Please use this identifier to cite or link to this item: http://cmuir.cmu.ac.th/jspui/handle/6653943832/70159
Title: Juberg-Hayward syndrome and Roberts syndrome are allelic, caused by mutations in ESCO2
Authors: Piranit Nik Kantaputra
Prapai Dejkhamron
Sissades Tongsima
Chumpol Ngamphiw
Worrachet Intachai
Lukana Ngiwsara
Phannee Sawangareetrakul
Jisnuson Svasti
Bjorn Olsen
James R.Ketudat Cairns
Kanokkan Bumroongkit
Keywords: Biochemistry, Genetics and Molecular Biology
Dentistry
Medicine
Issue Date: 1-Nov-2020
Abstract: © 2020 Elsevier Ltd Objective: Juberg-Hayward syndrome (JHS; MIM 216100) is a rare autosomal recessive malformation syndrome, characterized by cleft lip/palate, microcephaly, ptosis, hypoplasia or aplasia of thumbs, short stature, dislocation of radial head, and fusion of humerus and radius leading to elbow restriction. A homozygous mutation in ESCO2 has recently been reported to cause Juberg-Hayward syndrome. Our objective was to investigate the molecular etiology of Juberg-Hayward syndrome in two affected Lisu tribe brothers. Materials and Methods: Two patients, the unaffected parents, and two unaffected siblings were studied. Clinical and radiographic examination, whole exome sequencing, Sanger sequencing, Western blot analysis, and chromosome testing were performed. Results: Two affected brothers had characteristic features of Juberg-Hayward syndrome, except for the absence of microcephaly. The elder brother had bilateral cleft lip and palate, short stature, humeroradial synostosis, and simple partial seizure with secondary generalization. The younger brother had unilateral cleft lip and palate, short stature, and dislocation of radial heads. The homozygous (c.1654C > T; p.Arg552Ter) mutation in ESCO2 was identified in both patients. The other unaffected members of the family were heterozygous for the mutation. The presence of humeroradial synostosis and radial head dislocation in the same family is consistent with both being in the same spectrum of forearm malformations. Chromosome testing of the affected patients showed premature centromere separation. Western blot analysis showed reduced amount of truncated protein. Conclusion: Our findings confirm that a homozygous mutation in ESCO2 is the underlying cause of Juberg-Hayward syndrome. Microcephaly does not appear to be a consistent feature of the syndrome.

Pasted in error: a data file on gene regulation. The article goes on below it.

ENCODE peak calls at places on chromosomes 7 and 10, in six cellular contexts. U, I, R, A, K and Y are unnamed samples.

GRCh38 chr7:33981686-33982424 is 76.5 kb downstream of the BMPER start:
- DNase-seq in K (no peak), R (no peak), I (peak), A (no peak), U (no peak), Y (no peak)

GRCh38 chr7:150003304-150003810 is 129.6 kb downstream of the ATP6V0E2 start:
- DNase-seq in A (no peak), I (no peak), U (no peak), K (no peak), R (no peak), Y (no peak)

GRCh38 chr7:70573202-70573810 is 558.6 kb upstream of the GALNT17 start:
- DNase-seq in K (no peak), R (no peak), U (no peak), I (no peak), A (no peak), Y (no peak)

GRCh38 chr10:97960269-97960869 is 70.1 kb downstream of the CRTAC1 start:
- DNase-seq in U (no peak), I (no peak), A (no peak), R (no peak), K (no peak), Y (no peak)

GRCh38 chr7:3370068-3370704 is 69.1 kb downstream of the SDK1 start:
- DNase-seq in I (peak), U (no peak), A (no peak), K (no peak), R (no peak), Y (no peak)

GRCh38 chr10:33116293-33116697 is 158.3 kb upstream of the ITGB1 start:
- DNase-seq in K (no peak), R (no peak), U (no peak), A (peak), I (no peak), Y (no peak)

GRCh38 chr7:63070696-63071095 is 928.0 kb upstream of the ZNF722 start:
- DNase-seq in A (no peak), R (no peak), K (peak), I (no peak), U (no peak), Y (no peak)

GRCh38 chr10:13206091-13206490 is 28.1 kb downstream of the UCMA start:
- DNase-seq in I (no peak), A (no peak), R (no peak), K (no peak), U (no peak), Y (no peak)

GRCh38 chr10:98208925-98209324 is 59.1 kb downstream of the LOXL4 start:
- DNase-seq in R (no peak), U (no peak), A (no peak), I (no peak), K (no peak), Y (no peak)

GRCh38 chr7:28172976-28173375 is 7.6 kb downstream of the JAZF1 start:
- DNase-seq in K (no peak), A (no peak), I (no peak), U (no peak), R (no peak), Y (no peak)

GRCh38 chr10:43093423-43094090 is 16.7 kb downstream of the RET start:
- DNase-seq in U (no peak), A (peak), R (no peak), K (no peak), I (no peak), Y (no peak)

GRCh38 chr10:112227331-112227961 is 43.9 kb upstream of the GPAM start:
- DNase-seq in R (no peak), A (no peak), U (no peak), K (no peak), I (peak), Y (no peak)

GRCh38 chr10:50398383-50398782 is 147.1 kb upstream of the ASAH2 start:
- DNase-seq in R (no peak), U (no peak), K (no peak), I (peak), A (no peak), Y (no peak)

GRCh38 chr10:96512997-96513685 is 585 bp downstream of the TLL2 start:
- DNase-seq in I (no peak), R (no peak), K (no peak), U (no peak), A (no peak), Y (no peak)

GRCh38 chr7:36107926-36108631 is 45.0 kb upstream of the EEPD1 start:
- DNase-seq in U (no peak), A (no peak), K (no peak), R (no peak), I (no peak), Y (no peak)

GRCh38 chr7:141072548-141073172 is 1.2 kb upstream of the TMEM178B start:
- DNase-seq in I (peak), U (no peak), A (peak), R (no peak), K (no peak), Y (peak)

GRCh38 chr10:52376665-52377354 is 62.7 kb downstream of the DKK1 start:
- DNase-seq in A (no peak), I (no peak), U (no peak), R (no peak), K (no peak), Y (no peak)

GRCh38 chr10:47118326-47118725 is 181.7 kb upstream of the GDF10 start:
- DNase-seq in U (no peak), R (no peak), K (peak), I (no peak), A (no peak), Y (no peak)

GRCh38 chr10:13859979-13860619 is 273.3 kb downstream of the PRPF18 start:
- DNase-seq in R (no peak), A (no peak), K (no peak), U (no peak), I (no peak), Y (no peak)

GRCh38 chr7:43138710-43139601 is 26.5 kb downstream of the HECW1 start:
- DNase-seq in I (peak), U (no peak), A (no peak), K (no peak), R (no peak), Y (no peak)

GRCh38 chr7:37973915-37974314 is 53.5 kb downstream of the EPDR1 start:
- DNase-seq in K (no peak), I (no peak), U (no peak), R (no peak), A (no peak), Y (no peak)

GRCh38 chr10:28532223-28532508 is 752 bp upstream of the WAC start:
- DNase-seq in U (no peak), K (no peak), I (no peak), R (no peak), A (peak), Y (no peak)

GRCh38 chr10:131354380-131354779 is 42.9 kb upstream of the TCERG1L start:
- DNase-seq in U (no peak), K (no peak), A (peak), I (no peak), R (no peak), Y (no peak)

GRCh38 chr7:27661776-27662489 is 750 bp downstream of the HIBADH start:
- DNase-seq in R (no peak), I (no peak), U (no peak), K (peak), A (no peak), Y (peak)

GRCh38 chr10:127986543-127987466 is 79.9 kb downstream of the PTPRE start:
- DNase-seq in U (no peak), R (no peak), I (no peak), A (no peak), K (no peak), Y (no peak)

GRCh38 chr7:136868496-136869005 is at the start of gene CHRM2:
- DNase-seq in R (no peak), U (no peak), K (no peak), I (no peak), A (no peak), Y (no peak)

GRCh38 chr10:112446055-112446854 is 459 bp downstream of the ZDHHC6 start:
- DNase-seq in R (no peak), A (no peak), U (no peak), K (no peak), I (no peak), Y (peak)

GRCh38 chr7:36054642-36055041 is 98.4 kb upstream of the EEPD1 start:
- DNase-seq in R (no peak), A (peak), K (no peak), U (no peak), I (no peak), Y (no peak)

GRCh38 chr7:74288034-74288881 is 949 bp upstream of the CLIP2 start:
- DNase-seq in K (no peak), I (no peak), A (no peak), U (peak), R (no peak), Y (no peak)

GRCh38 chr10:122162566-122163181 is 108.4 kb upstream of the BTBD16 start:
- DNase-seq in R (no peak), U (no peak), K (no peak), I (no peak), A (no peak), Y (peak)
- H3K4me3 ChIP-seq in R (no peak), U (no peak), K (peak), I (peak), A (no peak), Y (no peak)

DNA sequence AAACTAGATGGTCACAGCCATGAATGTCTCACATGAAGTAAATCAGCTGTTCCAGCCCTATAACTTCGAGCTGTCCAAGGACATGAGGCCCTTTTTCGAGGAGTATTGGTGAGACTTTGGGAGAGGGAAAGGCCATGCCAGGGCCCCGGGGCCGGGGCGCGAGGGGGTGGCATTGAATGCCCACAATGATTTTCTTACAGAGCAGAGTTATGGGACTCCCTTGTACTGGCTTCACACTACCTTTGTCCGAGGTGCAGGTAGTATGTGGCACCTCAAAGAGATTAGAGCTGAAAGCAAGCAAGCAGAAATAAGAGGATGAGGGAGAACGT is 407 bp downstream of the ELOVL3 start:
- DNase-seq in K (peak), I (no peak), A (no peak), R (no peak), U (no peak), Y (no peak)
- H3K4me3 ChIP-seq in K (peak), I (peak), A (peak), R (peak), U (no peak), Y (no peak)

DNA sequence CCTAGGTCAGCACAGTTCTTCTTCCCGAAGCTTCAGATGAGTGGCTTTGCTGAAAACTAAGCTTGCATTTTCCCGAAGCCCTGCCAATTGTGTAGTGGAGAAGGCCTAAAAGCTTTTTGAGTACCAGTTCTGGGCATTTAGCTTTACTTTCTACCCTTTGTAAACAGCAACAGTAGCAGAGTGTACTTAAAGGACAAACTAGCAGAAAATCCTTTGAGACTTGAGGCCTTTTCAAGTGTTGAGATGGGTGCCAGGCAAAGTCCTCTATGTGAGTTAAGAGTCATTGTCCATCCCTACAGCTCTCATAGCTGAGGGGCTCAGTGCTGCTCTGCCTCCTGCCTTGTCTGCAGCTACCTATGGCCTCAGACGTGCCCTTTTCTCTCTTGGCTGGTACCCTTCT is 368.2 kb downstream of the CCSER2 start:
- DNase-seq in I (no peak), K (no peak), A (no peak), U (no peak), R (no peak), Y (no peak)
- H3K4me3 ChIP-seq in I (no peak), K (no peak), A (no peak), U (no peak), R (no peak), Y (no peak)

URI: https://www.scopus.com/inward/record.uri?partnerID=HzOxMe3b&scp=85091234313&origin=inward
http://cmuir.cmu.ac.th/jspui/handle/6653943832/70159
ISSN: 18791506
00039969
Appears in Collections:CMUL: Journal Articles

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